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A strong argument for "Punishment"
Seattle Times theater critic
Reading Fyodor Dostoyevsky's "Crime and Punishment," one could swear it was written in tears and bile rather than ink.
This tumultuous 1866 novel was far ahead of its time in depicting a character, the impoverished student Raskolnikov, who imagines himself a "superman" unbound by the usual moral and religious laws of his society.
Any good dramatization of the book (and there have been many) should hurtle us into the fevered moral confusion of Raskolnikov's mind (his name is a play on the Russian word for "divided") after he murders a pawnbroker and her sister.
The temperature of this 80-minute, lean-yet-muscular version of "Crime and Punishment," co-adapted by Marilyn Campbell and Curt Columbus and staged by Sheila Daniels at Capitol Hill Arts Center, is scorching.
First presented at the Readers' Theatre in Chicago, the script has been performed around the country prior to this run by the new Seattle group Theater Under Ground. Its popularity is no surprise, given that it requires only three actors, re-creates the most dramatic scenes of the book and crosscuts ably between present-time scenes and flashbacks.
Galen Joseph Osier plays Raskolnikov, and his intensity is ferocious from the start and never becomes static. This actor — new to me as a leading player — immerses himself entirely in the anguished mind and exhausted body of Raskolnikov, a highly intelligent young man who attempts to redefine his paltry existence with a heinous act of bloodletting.
Osier is in view almost nonstop in the show — which whips along on a narrow strip of stage between two elevated banks of seats, using simple white curtains and strategic lighting to define the many scenes.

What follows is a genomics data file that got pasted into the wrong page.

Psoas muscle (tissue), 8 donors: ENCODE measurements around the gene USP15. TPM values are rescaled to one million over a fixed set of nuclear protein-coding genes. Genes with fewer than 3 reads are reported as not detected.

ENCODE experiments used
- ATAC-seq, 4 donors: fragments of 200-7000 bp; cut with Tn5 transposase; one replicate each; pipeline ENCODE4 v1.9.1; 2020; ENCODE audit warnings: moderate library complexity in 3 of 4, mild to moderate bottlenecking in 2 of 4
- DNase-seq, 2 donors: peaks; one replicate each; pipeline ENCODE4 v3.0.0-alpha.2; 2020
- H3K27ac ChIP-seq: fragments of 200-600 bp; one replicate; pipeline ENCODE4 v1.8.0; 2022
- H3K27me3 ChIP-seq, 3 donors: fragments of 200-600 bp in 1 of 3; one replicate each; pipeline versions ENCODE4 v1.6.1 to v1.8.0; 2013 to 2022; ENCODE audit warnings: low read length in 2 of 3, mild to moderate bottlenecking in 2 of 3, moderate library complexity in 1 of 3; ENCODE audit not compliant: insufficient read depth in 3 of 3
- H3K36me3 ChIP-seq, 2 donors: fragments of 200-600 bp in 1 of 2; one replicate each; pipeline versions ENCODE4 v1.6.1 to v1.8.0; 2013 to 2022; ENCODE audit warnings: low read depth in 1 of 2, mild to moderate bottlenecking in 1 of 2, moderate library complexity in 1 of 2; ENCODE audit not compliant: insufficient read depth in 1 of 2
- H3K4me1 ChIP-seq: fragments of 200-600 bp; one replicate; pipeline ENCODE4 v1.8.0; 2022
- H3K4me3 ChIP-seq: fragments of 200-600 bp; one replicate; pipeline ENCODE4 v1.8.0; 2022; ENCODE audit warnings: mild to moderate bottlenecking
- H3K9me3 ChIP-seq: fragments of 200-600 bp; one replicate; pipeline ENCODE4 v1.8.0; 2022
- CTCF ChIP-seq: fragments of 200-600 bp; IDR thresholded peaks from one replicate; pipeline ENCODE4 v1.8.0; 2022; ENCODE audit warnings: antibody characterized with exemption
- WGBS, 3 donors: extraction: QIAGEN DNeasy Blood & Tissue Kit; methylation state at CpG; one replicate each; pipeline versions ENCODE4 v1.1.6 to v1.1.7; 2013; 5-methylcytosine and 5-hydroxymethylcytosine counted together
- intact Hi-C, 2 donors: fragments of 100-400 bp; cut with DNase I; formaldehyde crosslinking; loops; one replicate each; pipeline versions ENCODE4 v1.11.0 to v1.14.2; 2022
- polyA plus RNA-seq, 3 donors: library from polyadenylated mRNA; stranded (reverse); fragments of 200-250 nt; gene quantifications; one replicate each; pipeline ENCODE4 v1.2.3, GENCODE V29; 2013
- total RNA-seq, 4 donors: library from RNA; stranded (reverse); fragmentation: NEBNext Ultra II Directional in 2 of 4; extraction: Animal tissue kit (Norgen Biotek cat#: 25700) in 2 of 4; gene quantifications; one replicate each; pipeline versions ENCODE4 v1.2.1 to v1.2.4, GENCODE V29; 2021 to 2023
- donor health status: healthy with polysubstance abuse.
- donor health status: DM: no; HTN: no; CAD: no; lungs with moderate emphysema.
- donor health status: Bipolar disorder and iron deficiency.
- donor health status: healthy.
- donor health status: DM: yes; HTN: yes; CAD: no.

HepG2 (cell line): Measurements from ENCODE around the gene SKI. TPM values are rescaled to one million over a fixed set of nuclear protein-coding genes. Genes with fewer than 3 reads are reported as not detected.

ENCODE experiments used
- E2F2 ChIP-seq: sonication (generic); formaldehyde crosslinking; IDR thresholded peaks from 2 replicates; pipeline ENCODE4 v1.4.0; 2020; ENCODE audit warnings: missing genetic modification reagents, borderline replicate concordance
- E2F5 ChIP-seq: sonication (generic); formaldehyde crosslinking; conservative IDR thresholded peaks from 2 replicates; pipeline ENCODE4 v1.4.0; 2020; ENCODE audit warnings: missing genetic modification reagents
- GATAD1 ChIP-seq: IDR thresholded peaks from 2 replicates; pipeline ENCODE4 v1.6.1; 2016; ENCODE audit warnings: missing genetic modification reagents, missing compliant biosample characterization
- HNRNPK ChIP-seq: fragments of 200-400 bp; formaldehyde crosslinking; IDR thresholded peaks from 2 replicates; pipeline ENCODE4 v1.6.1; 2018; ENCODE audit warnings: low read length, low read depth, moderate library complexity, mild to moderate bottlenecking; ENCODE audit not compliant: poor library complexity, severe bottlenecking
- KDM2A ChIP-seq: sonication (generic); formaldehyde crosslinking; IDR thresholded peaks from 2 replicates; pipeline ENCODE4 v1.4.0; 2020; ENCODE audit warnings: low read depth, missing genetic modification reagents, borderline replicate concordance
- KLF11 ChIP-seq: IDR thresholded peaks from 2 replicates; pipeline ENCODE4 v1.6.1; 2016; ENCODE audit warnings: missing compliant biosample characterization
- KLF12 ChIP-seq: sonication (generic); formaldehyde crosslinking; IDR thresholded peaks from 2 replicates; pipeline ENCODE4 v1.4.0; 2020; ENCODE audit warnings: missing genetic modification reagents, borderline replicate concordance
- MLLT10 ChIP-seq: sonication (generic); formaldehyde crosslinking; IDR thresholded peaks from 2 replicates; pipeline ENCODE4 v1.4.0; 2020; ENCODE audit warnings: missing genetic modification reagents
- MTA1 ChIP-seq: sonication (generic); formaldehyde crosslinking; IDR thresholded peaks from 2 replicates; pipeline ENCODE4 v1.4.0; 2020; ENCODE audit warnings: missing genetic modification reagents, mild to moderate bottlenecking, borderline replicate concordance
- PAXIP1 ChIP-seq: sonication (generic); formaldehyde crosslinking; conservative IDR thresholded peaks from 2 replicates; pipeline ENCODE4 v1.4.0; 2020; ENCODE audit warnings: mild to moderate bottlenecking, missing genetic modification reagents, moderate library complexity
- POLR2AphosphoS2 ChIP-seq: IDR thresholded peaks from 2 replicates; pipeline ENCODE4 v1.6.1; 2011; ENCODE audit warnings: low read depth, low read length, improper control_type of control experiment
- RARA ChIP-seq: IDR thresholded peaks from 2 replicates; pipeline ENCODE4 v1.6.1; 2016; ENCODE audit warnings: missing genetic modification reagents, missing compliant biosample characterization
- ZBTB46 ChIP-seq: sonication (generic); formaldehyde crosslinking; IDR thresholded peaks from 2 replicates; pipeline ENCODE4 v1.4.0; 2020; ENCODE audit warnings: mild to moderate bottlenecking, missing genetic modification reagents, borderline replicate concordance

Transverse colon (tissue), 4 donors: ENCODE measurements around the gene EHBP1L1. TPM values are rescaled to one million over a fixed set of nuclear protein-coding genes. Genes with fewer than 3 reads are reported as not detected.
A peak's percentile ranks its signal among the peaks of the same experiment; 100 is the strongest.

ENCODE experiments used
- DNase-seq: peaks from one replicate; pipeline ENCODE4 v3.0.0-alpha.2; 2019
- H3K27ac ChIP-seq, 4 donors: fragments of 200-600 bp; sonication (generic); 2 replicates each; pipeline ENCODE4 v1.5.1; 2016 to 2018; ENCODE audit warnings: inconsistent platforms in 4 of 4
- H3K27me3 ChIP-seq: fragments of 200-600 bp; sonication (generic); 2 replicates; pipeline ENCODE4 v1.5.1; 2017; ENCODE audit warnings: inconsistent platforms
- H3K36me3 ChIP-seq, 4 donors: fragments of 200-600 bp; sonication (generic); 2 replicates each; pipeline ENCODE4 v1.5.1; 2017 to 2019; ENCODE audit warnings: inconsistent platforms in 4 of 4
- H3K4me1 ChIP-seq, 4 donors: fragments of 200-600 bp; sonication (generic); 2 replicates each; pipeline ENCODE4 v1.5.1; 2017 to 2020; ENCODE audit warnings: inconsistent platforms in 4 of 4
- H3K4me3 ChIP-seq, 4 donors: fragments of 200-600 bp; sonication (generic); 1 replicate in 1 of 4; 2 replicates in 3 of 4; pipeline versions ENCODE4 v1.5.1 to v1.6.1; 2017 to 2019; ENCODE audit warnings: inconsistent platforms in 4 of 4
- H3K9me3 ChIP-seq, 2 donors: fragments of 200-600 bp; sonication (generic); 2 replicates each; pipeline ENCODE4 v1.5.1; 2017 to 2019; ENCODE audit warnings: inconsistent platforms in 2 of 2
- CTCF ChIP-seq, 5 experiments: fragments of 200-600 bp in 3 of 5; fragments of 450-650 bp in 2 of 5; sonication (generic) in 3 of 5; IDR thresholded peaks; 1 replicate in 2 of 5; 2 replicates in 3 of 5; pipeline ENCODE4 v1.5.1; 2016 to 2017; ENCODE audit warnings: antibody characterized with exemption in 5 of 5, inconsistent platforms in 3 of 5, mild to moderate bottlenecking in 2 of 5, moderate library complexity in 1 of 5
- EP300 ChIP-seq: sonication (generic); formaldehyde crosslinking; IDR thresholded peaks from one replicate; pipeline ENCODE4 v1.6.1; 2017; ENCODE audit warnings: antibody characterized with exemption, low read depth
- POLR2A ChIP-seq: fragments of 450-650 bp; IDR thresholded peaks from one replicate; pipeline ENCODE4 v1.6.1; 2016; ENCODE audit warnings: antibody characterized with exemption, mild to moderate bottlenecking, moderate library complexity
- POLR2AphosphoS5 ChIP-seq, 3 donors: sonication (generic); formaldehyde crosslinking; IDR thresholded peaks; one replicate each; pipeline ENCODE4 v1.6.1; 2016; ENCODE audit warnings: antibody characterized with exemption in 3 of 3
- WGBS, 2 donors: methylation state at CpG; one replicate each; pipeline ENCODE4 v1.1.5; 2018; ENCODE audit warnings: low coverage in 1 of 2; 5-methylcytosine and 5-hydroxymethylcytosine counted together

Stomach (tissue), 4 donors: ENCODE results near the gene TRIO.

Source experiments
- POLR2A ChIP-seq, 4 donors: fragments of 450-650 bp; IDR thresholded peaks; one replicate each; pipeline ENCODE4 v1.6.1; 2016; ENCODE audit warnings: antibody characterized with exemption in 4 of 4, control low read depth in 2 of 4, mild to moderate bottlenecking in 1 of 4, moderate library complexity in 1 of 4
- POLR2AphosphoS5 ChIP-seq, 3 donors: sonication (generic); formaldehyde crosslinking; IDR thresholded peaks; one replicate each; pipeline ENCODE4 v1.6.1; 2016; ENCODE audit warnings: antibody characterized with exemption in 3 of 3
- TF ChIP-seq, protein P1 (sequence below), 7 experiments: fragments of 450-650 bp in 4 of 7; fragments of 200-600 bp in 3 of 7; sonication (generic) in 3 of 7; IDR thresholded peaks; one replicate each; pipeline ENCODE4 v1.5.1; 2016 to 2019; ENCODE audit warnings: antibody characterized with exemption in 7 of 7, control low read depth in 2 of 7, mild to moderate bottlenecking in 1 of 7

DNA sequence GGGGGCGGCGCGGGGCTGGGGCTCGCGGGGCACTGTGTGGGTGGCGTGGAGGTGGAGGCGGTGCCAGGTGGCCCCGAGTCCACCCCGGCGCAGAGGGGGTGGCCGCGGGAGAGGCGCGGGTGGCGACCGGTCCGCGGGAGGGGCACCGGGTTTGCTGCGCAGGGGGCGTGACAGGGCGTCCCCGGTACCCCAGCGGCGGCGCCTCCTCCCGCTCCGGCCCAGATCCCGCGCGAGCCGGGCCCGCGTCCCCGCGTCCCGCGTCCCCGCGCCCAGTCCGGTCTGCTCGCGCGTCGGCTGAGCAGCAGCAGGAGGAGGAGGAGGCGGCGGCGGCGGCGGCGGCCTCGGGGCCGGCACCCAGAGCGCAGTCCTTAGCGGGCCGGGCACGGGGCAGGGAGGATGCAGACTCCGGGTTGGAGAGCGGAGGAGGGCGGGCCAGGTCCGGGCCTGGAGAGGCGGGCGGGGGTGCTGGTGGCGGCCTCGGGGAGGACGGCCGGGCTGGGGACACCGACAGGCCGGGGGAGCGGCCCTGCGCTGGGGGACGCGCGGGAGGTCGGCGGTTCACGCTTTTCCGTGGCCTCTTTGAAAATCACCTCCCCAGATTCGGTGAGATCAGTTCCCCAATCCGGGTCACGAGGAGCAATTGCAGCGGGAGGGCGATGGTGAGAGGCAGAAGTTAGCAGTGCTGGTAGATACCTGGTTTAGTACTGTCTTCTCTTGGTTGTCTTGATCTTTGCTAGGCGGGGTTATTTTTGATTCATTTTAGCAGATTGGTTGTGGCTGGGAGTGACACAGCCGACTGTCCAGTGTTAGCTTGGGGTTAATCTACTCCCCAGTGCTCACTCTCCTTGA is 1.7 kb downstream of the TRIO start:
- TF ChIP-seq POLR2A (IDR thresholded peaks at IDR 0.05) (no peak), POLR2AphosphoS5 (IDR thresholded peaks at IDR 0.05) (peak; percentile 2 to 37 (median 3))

Playing opposite Osier in numerous guises is Hana Lass, who is maturing into a very flexible actress. Here she's equally convincing as the poignant prostitute Sonia, Raskolnikov's lifeline to love, and as Alena Ivanovna, the exploitive pawnbroker he decides to kill.
Mark Fullerton also shifts guises adeptly from the cool, careful detective trying to coax a confession out of Raskolnikov to Sonia's pathetic, alcoholic wreck of a father.
Dostoyevsky's book (the first of his best novels) was written, amazingly, decades before Frederich Nietzsche fully articulated the notion of a morally superior "superman" — and before Freud published his own theories about the ego and super-ego.
It also anticipates the radicalism that would jolt Russia and the atheism that would lead to the 20th-century existential dilemmas articulated by other great modern thinkers.
This stage adaptation follows through on Raskolnikov's shattering yet liberating act of confession. That it does not go further to portray his imprisonment and repentance in no way diminishes the power of the story, or the psychic impact of Daniels' production.
Misha Berson: email@example.com
Copyright © 2007 The Seattle Times Company